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Predicting Westworld: waking up inside a dream

Of course the eighth episode of Westworld would be an hour of expository table setting. In this holy age of binge-friendly dramas, the next-to-next-to-last episode is an opportunity to tie up loose ends, clarify stakes, and put the characters on a path toward meaningful change. Which is to say that for a season of television to end on a high note, we get two episodes of all killer, preceded by one episode of all filler.

This episode sure delivered on the filler. Bernard’s “brain” got wiped. The William and Man in Black timelines were all but verified. Dolores had her umpteenth moment of self-awareness. And Maeve got robot controlling superpowers. I suspect in a couple weeks we will look back on Foreshadowpalooza 2016, and mine it for all of its little clues. But in real time, what a slog it was.

The theory:

Large chunks of the story are backstory “memories” within the mind of Dolores or other hosts.

The speculation:

Unlike speculation from past weeks, I don’t want this to be true, because the only thing with lower stakes than the lives of pseudo-immortal robots would be the dreams of pseudo-immortal robots. That said, Westworld’s writers have gone out of their way to remind us that what hosts perceive to be memories are often scripted backstories. That is to say the “memories” never happened.

With Westworld, we know two things to be true: the events appear to be happening at multiple different points in time. And that Ford has an ambition to tell a bigger, more complex story, one that in Bernard’s case exists outside the park.

It is possible that parts of what we’ve seen in the past never took place, and that they were written as memories and installed into the mind of Dolores or other characters.

The evidence:

Ford broached the subject of artificial memories when talking with Bernard about his true robot self. He warns Bernard away from memories, saying that they are a trap in which he might get lost. Ford’s warning applies Dolores, who we then see struggling to differentiate the present from the past — what’s happening now from what happened “memories.”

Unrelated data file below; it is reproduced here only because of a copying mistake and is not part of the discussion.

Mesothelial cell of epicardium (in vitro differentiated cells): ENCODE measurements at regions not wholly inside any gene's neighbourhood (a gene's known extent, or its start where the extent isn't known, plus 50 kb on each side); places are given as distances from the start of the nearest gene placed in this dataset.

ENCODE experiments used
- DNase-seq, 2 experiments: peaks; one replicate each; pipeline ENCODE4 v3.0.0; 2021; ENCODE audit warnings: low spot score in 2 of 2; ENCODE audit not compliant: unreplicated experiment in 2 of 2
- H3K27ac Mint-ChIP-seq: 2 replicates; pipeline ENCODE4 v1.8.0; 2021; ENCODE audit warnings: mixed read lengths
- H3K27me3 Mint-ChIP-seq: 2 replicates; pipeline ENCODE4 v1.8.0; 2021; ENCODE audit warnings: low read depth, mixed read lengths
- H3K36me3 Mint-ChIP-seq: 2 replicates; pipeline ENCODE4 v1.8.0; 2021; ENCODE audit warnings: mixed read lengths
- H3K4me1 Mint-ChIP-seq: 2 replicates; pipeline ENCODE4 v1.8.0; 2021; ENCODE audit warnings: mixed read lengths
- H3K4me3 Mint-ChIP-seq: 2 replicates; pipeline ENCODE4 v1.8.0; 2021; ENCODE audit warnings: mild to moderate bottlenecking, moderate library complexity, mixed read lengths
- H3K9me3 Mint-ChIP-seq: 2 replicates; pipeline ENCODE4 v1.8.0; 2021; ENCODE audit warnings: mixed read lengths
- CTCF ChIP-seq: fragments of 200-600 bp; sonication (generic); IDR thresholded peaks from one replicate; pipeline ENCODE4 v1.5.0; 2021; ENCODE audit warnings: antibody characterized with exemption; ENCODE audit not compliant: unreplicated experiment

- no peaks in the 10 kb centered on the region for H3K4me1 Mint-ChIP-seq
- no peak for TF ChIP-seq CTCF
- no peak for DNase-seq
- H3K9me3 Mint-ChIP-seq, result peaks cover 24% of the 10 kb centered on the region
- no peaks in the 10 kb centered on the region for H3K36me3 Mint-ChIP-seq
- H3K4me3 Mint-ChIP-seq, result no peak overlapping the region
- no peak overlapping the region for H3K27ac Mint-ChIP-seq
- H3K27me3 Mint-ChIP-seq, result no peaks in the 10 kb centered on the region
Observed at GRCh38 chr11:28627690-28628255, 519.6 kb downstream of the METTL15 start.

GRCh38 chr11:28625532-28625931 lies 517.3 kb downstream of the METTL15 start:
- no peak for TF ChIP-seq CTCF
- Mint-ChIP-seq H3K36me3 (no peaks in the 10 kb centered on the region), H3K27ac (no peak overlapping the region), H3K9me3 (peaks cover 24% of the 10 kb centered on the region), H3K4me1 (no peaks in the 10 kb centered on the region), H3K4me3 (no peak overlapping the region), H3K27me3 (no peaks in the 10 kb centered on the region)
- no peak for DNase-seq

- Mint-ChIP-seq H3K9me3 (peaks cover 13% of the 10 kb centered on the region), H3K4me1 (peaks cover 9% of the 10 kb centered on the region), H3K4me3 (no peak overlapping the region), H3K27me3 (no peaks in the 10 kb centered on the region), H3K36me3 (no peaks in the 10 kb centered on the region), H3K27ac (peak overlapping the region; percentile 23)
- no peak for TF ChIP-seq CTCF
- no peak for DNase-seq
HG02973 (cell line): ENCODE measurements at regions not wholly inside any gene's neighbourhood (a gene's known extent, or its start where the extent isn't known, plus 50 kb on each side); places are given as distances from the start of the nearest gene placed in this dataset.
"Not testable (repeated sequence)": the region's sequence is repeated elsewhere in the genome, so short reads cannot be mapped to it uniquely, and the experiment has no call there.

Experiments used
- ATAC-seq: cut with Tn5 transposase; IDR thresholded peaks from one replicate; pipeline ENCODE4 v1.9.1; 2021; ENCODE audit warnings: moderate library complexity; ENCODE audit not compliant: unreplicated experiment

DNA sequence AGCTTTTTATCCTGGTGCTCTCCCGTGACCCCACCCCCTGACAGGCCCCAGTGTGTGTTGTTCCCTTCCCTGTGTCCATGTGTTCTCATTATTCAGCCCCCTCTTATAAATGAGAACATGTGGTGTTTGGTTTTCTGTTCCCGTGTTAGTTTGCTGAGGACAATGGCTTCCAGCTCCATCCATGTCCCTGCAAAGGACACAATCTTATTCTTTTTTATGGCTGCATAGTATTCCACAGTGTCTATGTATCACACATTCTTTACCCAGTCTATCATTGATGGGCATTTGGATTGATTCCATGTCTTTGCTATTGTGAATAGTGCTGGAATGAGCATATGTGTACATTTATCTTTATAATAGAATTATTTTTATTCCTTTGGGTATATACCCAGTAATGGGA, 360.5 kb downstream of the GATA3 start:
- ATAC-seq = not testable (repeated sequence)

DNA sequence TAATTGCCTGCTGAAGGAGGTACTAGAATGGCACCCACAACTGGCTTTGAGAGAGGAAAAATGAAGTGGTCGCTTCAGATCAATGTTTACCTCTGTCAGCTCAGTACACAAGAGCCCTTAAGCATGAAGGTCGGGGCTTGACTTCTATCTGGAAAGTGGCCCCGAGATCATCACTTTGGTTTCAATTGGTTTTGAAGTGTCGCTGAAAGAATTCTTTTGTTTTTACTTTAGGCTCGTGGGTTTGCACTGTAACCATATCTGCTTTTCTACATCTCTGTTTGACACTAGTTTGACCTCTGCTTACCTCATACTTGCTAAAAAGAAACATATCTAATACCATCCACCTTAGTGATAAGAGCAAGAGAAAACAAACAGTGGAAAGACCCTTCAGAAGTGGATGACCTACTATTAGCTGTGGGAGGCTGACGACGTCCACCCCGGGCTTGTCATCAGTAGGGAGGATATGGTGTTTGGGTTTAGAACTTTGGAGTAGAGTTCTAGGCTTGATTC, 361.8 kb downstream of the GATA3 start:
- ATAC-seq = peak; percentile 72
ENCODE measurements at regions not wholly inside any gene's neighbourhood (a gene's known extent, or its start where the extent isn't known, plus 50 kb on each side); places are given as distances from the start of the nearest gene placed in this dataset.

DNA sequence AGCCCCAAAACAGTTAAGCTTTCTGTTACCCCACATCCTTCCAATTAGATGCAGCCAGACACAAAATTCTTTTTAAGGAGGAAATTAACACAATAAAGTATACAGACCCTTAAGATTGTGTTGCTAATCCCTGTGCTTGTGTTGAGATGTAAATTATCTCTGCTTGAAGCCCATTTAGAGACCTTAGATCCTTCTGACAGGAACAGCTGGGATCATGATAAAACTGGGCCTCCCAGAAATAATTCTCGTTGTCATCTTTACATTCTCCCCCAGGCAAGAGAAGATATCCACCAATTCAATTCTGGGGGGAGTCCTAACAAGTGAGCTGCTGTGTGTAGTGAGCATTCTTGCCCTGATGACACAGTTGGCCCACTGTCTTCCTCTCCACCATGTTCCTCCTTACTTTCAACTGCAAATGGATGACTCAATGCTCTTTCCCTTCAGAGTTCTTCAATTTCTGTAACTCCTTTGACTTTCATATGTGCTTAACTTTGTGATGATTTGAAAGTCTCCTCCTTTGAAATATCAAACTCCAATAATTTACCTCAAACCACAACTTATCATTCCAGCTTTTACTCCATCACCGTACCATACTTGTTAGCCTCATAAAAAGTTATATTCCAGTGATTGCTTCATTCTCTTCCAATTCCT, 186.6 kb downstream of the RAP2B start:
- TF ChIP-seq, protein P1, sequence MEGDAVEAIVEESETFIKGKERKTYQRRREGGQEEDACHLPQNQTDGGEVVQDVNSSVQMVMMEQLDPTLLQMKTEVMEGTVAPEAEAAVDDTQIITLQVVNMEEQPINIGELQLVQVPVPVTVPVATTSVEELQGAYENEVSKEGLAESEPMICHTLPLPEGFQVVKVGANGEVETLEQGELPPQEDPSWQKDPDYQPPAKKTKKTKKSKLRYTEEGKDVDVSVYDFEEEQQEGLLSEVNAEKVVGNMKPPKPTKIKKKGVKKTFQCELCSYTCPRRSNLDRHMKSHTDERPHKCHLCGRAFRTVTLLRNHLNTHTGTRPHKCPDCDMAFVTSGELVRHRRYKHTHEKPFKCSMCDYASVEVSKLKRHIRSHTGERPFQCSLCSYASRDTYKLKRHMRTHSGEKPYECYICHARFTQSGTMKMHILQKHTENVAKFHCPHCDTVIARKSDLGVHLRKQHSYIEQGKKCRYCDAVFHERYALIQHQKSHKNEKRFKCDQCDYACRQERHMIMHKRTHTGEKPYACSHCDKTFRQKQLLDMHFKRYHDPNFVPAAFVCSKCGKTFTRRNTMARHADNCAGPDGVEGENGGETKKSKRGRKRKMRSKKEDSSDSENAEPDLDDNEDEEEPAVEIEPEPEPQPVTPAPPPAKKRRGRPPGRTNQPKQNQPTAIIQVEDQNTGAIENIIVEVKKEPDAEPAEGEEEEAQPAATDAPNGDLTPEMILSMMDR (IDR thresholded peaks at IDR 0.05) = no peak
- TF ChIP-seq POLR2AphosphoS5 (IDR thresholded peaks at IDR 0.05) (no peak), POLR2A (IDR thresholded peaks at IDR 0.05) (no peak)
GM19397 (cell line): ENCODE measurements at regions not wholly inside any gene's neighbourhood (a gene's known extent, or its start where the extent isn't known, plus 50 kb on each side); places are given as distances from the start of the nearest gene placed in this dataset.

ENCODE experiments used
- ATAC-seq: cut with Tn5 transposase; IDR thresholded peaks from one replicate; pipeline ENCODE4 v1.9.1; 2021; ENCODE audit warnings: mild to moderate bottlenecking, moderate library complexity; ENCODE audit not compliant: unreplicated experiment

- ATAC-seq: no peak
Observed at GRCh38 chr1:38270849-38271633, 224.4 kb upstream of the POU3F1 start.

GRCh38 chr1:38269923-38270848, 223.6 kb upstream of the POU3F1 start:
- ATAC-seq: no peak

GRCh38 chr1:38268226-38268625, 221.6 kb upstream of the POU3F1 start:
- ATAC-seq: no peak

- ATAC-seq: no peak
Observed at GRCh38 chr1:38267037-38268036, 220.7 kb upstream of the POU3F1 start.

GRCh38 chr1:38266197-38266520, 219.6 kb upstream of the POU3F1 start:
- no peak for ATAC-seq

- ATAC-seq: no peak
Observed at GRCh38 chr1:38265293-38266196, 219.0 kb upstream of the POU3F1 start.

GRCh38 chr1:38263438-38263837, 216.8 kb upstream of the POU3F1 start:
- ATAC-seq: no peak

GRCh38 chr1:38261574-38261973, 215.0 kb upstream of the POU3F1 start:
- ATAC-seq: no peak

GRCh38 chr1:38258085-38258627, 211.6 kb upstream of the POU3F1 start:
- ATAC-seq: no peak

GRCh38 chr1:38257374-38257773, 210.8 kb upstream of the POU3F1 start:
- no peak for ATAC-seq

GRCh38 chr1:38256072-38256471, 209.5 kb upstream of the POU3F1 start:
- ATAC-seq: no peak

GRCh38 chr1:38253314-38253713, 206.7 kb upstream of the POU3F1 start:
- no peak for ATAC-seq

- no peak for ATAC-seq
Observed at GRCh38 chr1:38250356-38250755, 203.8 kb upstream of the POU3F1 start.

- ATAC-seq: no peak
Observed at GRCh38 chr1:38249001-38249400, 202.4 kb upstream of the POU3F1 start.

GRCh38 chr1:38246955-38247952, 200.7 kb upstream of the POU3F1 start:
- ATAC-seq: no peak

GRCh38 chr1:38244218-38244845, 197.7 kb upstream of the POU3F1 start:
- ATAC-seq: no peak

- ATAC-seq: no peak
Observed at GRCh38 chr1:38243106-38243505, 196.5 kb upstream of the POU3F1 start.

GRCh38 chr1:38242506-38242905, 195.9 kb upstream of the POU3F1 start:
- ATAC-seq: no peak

Here’s the rub: if Ford, or anyone, is fascinated with the notion of sparking sentience, a fine method would be to create an elaborate backstory leading to a moment of awakening. Or to put it another way, to create a maze of memories for the host (Dolores in this case) to discover within her own mind, and to piece together on her own.

If it all sounds messy, and unfulfilling, well, I agree. But I do wonder if the order we’re searching for in Westworld, that all the clues will piece together neatly come season’s end, is actually absurdist chaos. I wonder if, when the season ends, we will be further from answers, and our capacity to tell what is real and what is fabricated, will be left in shambles.

The odds:

1:100. After Lost, I didn’t think a television network would send a mystery show to series without knowing the answers in advance. Then HBO greenlit The Leftovers. HBO is literally the only channel that would allow Westworld to go full Alice in Wonderland, leaving the audience second-guessing the fundamental laws on which the show is constructed. But I don’t believe Lisa Joy and Jonathan Nolan, the latter of whom ran a successful network television show in Person of Interest, are the sort of creators to embrace ambiguity, let alone absurdity.

But a small part of me still wonders if, while we thought this was a show about video games, and violence, and the ethics of artificial life, the showrunners were building a drama in the vein of Alice in Wonderland.

“It’s no use going back to yesterday,” said Alice, “because I was a different person then.”

PREVIOUSLY ON PREDICTING WESTWORLD:

Predicting Westworld: so it’s Lost

Predicting Westworld: you-know-who is actually a bot

Predicting Westworld: where the AI comes from

Predicting Westworld: it’s a memento mori

Predicting Westworld: Dolores’ timeline is in the distant future

Predicting Westworld: the bots are human


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